Sudden cardiac arrest (SCA) occurs when the heart suddenly and unexpectedly stops beating, cutting off blood flow to the brain and other vital organs. SCA can occur in any physically active individual at any age, including but not limited to young athletes. In the United States, 2,000 children and adolescents die as a result of SCA each year, representing 3 to 5 percent of deaths in children ages 5-19.
In March of 2017, the Ohio Senate passed Bill 252, better known as Lindsay’s Law, to combat these statistics through education and screening protocols.
What is Lindsay’s Law?
Lindsay’s Law aims to reduce the occurrence of SCA in organized sports and activities by requiring education, and in certain cases screening, regarding signs, symptoms and risk factors of SCA. Participants, coaches, and parents are all required to review educational materials to better understand SCA and appropriate emergency responses.
Lindsay’s Law applies to any youth sports organization, as well as athletics at public and private schools.
If you and/or your child participate in organized activities, you will be required to review education materials to better understand sudden cardiac arrest, recognize symptoms and learn how to respond. You may also learn about requirements for clearance for participation if certain signs, symptoms or risk factors are observed. These include:
- Chest pain or discomfort with exercise/activity
- Fainting or passing out when related to exercise/activity
- Excessive or unexplained shortness of breath, excessive fatigue or palpitations associated with exercise, including a racing heart
- Prior history of a heart murmur, prior heart evaluation or prior restrictions from competitive sports due to a heart condition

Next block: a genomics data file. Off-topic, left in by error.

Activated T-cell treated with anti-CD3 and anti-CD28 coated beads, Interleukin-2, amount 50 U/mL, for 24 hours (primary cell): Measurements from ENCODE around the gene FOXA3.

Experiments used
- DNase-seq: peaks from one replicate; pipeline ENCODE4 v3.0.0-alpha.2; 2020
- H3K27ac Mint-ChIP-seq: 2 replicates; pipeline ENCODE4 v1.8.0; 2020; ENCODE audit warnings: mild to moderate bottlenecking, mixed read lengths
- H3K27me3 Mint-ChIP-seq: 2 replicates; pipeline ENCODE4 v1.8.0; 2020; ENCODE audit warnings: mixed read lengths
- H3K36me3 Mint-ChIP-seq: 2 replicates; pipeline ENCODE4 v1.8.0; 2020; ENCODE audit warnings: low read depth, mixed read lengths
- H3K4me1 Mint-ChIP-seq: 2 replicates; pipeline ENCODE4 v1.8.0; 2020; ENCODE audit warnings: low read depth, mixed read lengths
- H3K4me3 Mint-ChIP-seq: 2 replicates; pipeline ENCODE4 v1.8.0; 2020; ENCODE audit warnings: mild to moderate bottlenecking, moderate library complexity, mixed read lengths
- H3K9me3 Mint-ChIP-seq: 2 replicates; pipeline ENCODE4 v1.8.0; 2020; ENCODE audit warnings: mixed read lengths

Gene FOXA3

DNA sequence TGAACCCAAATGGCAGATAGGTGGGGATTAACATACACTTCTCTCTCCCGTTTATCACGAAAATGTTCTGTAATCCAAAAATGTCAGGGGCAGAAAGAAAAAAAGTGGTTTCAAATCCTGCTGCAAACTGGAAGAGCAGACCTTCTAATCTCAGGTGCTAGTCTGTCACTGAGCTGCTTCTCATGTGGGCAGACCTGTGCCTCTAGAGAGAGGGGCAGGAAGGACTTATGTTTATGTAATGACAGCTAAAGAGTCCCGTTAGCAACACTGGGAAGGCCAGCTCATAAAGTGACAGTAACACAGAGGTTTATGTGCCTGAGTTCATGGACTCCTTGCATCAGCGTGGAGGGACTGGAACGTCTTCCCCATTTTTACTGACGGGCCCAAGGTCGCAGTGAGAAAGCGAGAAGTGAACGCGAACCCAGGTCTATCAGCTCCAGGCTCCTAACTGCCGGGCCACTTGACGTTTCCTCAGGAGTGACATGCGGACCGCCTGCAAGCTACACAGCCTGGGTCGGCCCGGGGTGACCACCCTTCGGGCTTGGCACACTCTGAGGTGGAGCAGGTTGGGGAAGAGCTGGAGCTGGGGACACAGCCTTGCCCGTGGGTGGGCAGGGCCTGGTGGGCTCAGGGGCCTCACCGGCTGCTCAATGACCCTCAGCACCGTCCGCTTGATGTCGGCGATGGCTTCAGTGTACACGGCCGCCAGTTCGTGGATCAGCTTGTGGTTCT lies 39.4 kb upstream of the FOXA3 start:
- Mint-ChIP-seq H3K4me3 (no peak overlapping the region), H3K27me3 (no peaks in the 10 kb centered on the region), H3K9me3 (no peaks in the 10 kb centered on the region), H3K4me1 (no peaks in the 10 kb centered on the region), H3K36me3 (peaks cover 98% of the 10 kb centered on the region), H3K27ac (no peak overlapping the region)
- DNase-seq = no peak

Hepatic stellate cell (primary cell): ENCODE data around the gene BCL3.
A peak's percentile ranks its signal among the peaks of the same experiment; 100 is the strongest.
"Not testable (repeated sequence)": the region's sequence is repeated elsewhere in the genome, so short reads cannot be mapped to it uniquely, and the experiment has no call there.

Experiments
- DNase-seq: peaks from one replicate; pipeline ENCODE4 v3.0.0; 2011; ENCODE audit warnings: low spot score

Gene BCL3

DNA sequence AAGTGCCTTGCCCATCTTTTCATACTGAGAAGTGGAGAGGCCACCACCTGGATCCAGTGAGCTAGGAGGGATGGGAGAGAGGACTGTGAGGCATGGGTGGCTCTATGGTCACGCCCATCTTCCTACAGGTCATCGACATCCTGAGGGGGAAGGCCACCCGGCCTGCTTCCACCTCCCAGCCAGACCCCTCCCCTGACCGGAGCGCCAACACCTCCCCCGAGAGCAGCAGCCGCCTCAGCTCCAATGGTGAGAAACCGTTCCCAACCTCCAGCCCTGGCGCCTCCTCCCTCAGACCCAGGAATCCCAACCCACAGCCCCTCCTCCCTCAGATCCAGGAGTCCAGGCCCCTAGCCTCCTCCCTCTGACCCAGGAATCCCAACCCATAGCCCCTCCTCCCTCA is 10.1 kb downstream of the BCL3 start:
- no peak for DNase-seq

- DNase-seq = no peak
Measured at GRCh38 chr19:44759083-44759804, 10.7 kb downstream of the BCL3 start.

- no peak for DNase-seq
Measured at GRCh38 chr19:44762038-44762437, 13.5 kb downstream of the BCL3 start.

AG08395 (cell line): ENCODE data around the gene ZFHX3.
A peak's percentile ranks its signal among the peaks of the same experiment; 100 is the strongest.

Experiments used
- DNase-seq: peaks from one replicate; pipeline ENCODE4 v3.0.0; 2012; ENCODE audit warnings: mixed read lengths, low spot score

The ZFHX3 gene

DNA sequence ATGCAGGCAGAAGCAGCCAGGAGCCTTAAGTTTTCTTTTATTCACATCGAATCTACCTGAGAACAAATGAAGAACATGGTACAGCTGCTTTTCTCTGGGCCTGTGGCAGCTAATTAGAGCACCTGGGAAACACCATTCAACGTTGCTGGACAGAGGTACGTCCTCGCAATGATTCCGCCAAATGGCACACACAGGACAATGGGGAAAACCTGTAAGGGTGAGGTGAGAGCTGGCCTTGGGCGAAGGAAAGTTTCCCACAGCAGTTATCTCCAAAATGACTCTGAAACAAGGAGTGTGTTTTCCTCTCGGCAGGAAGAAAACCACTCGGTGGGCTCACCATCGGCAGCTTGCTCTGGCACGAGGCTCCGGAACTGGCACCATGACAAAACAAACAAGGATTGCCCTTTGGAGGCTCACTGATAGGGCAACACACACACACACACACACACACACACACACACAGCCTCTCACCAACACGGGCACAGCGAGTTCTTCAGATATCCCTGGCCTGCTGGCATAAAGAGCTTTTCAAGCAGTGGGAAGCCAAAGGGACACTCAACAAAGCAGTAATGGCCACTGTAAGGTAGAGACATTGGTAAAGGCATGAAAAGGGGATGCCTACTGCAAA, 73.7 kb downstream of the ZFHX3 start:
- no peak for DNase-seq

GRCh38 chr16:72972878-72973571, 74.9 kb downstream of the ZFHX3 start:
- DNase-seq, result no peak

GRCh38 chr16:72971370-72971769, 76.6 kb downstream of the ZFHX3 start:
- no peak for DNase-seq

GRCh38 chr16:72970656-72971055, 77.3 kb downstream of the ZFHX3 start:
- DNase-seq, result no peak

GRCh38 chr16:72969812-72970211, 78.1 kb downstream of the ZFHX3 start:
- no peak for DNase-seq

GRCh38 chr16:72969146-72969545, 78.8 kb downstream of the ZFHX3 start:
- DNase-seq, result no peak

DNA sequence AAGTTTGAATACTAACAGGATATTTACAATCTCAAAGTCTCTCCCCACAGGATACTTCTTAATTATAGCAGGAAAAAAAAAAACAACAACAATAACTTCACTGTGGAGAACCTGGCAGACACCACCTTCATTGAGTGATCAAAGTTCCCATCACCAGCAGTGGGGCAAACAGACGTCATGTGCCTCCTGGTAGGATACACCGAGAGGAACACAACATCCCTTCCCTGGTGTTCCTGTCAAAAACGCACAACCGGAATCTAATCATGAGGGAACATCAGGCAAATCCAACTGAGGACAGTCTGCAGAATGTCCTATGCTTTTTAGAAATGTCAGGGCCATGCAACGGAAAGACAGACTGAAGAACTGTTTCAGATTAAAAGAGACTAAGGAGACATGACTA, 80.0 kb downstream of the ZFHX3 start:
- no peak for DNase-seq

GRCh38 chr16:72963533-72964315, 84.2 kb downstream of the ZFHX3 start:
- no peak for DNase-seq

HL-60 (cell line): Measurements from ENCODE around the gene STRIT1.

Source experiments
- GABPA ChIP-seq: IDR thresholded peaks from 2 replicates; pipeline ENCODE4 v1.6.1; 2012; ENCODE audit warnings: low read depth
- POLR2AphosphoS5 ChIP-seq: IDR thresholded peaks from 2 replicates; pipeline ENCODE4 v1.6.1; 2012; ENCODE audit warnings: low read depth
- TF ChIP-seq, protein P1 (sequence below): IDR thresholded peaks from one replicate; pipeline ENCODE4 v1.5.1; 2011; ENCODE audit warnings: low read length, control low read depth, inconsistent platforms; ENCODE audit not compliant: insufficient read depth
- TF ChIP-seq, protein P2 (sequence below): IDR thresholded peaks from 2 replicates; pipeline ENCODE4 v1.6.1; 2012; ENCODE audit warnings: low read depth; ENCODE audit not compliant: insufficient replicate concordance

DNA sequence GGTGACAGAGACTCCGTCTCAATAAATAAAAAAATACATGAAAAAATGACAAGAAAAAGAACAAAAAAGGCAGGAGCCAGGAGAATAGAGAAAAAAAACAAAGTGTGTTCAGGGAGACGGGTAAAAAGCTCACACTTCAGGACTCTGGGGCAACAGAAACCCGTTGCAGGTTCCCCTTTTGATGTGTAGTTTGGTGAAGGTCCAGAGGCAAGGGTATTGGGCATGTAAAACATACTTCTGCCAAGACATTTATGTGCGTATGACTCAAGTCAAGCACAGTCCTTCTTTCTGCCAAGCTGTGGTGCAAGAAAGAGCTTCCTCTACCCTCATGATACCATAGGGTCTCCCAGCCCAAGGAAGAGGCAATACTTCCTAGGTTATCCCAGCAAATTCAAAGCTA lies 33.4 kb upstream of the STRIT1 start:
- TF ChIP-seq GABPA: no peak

- High blood pressure
- Family history identifying one or more relatives with early death that was sudden before age 50 because of heart disease, or unexpected and unexplained (drowning, single car accident, etc).
- Family history of certain heart conditions including hypertrophic or dilated cardiomyopathy, Long QT Syndrome, Brugada syndrome, Marfan’s syndrome or significant rhythm problems.
Know the Signs and Symptoms of heart disease that causes SCA
It’s important that active children and adolescents and those supervising them know when a SCA may be taking place and how to report symptoms suspicious for heart disease that can cause a SCA. Signs and symptoms commonly occur prior to a sudden cardiac arrest, so being aware and proactive is a key step in preventing SCA. The following signs and symptoms are suspicious for heart disease that can cause SCA:
- Chest pain or discomfort during activity/exercise
- Fainting during or after activity/exercise
- Unexplained fatigue with activity/exercise
- Excessive shortness of breath with activity/exercise
- Palpitations or a racing heart with activity/exercise
Work With Your School or Program to Get Educated and Make a Plan
Your school or program will receive information and protocols on Lindsay’s Law. You can work with this organization to make sure that there is a plan in place if there is a sudden cardiac arrest event.
Nationwide Children’s cardiologists lead Project ADAM (Automated Defibrillators in Adam’s Memory) Ohio, a program designed to support schools and organizations in creating safe and reliable protocols to react to a sudden cardiac arrest event. Across the nation, Project ADAM helps schools implement programs to make automated external defibrillators (AEDs) readily available. More information about how your school can become a Heart Safe School can be found at NationwideChildrens.org/Project-Adam.
While it is not possible to prevent every sudden cardiac arrest, we can help prevent sudden cardiac death by developing adequate emergency action plans. SCA is fatal if not treated immediately. The presence of an AED is essential for the survival of someone experiencing SCA. The use of an AED within 5 minutes after an SCA is more effective at saving not only a life, but the quality of life and brain function as well.
Cardiologists at Nationwide Children’s recommend the following emergency action plan:
- Call 9-1-1, report symptoms to the dispatcher (send someone to get the AED while you call if possible)
- Immediately begin CPR
- Retrieve AED and follow AED prompts as soon as possible.
- Use AED as soon as possible, ideally within 3-5 minutes to have the best success in restoring proper heart rhythm.